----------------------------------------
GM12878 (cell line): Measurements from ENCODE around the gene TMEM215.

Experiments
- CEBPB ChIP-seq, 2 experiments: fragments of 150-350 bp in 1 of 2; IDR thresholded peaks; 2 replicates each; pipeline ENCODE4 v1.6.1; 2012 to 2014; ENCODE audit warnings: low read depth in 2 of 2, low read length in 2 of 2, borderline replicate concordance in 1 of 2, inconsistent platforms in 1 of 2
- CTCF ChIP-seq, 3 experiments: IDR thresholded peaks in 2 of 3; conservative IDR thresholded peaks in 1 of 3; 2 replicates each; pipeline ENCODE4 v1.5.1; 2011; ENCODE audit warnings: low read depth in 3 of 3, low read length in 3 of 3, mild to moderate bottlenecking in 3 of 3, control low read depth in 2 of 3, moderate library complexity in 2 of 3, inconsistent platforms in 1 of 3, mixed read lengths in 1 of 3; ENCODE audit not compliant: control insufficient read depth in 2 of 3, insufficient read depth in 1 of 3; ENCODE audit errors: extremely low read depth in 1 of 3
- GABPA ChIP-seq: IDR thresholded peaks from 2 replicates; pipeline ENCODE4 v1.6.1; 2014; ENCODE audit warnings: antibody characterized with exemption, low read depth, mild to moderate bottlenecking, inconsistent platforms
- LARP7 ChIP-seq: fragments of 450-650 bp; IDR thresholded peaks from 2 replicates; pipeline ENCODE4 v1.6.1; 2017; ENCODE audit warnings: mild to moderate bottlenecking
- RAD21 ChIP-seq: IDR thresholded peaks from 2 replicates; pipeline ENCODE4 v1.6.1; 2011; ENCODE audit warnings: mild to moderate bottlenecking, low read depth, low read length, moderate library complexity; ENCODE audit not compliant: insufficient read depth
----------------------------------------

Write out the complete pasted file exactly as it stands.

GM12878 (cell line): Measurements from ENCODE around the gene TMEM215.

Experiments
- CEBPB ChIP-seq, 2 experiments: fragments of 150-350 bp in 1 of 2; IDR thresholded peaks; 2 replicates each; pipeline ENCODE4 v1.6.1; 2012 to 2014; ENCODE audit warnings: low read depth in 2 of 2, low read length in 2 of 2, borderline replicate concordance in 1 of 2, inconsistent platforms in 1 of 2
- CTCF ChIP-seq, 3 experiments: IDR thresholded peaks in 2 of 3; conservative IDR thresholded peaks in 1 of 3; 2 replicates each; pipeline ENCODE4 v1.5.1; 2011; ENCODE audit warnings: low read depth in 3 of 3, low read length in 3 of 3, mild to moderate bottlenecking in 3 of 3, control low read depth in 2 of 3, moderate library complexity in 2 of 3, inconsistent platforms in 1 of 3, mixed read lengths in 1 of 3; ENCODE audit not compliant: control insufficient read depth in 2 of 3, insufficient read depth in 1 of 3; ENCODE audit errors: extremely low read depth in 1 of 3
- GABPA ChIP-seq: IDR thresholded peaks from 2 replicates; pipeline ENCODE4 v1.6.1; 2014; ENCODE audit warnings: antibody characterized with exemption, low read depth, mild to moderate bottlenecking, inconsistent platforms
- LARP7 ChIP-seq: fragments of 450-650 bp; IDR thresholded peaks from 2 replicates; pipeline ENCODE4 v1.6.1; 2017; ENCODE audit warnings: mild to moderate bottlenecking
- RAD21 ChIP-seq: IDR thresholded peaks from 2 replicates; pipeline ENCODE4 v1.6.1; 2011; ENCODE audit warnings: mild to moderate bottlenecking, low read depth, low read length, moderate library complexity; ENCODE audit not compliant: insufficient read depth